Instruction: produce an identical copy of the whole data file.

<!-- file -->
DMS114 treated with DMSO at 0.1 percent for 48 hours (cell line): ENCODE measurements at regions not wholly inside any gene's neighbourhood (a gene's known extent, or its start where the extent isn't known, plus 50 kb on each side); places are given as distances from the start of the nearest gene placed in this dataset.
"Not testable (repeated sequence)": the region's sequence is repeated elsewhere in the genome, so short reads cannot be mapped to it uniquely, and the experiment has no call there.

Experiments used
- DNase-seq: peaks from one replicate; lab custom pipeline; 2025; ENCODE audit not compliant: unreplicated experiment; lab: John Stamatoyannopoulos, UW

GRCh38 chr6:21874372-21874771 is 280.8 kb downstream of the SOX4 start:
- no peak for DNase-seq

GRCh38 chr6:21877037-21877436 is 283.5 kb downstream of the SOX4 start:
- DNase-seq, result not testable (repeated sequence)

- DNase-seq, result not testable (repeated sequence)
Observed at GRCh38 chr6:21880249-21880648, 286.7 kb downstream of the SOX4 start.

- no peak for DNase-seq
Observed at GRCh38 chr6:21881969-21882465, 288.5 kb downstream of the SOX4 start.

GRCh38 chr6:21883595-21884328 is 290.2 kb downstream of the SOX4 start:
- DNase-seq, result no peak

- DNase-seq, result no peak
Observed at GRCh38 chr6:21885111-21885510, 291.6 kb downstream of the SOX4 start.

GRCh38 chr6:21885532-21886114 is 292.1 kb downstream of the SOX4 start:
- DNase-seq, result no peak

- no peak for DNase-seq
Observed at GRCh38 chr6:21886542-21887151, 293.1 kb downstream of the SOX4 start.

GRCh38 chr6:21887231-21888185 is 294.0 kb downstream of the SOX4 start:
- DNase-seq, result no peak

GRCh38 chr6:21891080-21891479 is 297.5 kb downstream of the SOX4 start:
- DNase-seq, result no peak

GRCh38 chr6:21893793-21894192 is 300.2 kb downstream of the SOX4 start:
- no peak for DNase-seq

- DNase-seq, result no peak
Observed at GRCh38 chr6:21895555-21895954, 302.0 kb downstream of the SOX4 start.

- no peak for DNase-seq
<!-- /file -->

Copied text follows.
DMS114 treated with DMSO at 0.1 percent for 48 hours (cell line): ENCODE measurements at regions not wholly inside any gene's neighbourhood (a gene's known extent, or its start where the extent isn't known, plus 50 kb on each side); places are given as distances from the start of the nearest gene placed in this dataset.
"Not testable (repeated sequence)": the region's sequence is repeated elsewhere in the genome, so short reads cannot be mapped to it uniquely, and the experiment has no call there.

Experiments used
- DNase-seq: peaks from one replicate; lab custom pipeline; 2025; ENCODE audit not compliant: unreplicated experiment; lab: John Stamatoyannopoulos, UW

GRCh38 chr6:21874372-21874771 is 280.8 kb downstream of the SOX4 start:
- no peak for DNase-seq

GRCh38 chr6:21877037-21877436 is 283.5 kb downstream of the SOX4 start:
- DNase-seq, result not testable (repeated sequence)

- DNase-seq, result not testable (repeated sequence)
Observed at GRCh38 chr6:21880249-21880648, 286.7 kb downstream of the SOX4 start.

- no peak for DNase-seq
Observed at GRCh38 chr6:21881969-21882465, 288.5 kb downstream of the SOX4 start.

GRCh38 chr6:21883595-21884328 is 290.2 kb downstream of the SOX4 start:
- DNase-seq, result no peak

- DNase-seq, result no peak
Observed at GRCh38 chr6:21885111-21885510, 291.6 kb downstream of the SOX4 start.

GRCh38 chr6:21885532-21886114 is 292.1 kb downstream of the SOX4 start:
- DNase-seq, result no peak

- no peak for DNase-seq
Observed at GRCh38 chr6:21886542-21887151, 293.1 kb downstream of the SOX4 start.

GRCh38 chr6:21887231-21888185 is 294.0 kb downstream of the SOX4 start:
- DNase-seq, result no peak

GRCh38 chr6:21891080-21891479 is 297.5 kb downstream of the SOX4 start:
- DNase-seq, result no peak

GRCh38 chr6:21893793-21894192 is 300.2 kb downstream of the SOX4 start:
- no peak for DNase-seq

- DNase-seq, result no peak
Observed at GRCh38 chr6:21895555-21895954, 302.0 kb downstream of the SOX4 start.

- no peak for DNase-seq